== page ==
In the 1930s, Americans fell in love with Czechoslovakia and Spain; today, it’s Ukraine. What happens when one finds a “second mother country”?
Books about law are often utilitarian. But perhaps sometimes we should embrace sublime uselessness.
In the 1740s, Bordeaux developed some of the first modern theories of racial difference, even as the city profited from the slave trade.
The translator can’t go where the writer hasn’t gone. But it feels good to bound eagerly toward a text’s limits.
“The asylum system is a rejection of anything that disrupts American universalism. It’s kicking people out who offer an alternative view of the world.”
Railroads—in the Jim Crow South just as in today’s Ukraine—employ physical infrastructure to create racial divisions.
If you play a videogame and you avoided or never met a particular queer character, did they exist in the game for you?
America’s premier literary magazine promises to offer a cosmopolitan view of the world beyond New York City. Does it deliver?
There has long been a fear that media only makes room for one Black writer at a time. But that’s always been difficult to prove—until now.
A fundamental truth about bestseller lists? They are not a neutral window into what the public is really reading.
What kind of world does Spotify—through its algorithmic sorting of millions of users’ desires, through our aggregated listening—produce for us to hear?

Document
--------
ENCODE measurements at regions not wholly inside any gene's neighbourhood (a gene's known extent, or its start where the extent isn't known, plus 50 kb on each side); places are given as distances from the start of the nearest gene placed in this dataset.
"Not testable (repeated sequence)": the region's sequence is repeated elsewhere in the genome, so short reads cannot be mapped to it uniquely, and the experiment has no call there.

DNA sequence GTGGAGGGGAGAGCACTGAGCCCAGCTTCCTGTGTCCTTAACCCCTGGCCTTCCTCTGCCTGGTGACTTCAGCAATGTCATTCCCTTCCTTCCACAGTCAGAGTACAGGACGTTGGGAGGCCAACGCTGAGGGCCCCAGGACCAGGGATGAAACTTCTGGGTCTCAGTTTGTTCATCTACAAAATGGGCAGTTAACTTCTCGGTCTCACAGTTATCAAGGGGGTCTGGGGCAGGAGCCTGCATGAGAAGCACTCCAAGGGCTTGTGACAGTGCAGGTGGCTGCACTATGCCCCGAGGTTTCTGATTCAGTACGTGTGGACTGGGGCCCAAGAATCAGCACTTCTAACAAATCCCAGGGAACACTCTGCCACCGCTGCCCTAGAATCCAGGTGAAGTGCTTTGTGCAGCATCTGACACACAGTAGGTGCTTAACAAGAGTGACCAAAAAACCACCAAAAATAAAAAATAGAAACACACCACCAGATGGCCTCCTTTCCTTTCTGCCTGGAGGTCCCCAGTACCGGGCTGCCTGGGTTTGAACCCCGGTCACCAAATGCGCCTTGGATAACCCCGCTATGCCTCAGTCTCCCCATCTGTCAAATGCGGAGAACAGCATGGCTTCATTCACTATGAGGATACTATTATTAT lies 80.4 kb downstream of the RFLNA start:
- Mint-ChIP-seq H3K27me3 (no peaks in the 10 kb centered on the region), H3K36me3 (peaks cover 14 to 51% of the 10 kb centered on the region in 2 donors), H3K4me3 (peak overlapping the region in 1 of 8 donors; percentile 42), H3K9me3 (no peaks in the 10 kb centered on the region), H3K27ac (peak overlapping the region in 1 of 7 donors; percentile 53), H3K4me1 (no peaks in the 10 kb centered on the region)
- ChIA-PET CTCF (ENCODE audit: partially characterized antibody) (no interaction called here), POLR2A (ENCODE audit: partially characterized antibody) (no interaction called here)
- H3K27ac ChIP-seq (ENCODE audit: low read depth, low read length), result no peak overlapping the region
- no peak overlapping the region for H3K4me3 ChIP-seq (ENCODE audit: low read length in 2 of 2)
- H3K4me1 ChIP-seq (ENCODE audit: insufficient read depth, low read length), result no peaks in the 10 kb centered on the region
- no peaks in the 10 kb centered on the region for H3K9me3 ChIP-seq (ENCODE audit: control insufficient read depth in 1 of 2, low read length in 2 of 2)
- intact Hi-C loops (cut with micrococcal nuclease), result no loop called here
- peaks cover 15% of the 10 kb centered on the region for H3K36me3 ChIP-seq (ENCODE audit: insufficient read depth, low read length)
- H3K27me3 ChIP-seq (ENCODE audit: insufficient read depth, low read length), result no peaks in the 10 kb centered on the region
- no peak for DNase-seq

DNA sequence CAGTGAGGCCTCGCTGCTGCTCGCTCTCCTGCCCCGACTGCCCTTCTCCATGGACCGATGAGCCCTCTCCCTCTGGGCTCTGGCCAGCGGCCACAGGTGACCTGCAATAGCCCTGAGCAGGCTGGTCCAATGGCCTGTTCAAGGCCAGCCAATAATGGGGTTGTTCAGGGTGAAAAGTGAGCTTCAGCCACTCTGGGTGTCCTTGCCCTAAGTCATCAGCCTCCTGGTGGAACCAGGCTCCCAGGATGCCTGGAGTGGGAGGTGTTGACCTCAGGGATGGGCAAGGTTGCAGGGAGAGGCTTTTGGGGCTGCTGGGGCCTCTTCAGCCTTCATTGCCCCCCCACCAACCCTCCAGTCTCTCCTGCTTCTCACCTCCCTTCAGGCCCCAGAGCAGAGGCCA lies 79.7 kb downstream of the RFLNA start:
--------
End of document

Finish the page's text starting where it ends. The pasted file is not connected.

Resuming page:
People who use audiobooks are expanding what reading is and can be. But they are also incentivizing publishers to change, in unexpected ways.
Industry is already using data to remake culture. To reverse the tide—to make culture more equitable—we need to decode that data for ourselves.
A behind-the-scenes look at what Public Books editors and staff have been reading this month.
"My first book was used by actual librarians, planners, architects. I realized, wow I can do work that matters beyond the academy."
“It’s why science fiction matters so much to me: I’m trying to dislocate our sense of the normal.”
In 1857, the largest rebellion against the British East India Company took place. And famed poet Mirza Ghalib was there to witness it all.
“I was more impressed by what I heard from my mother than by what I read in the library.”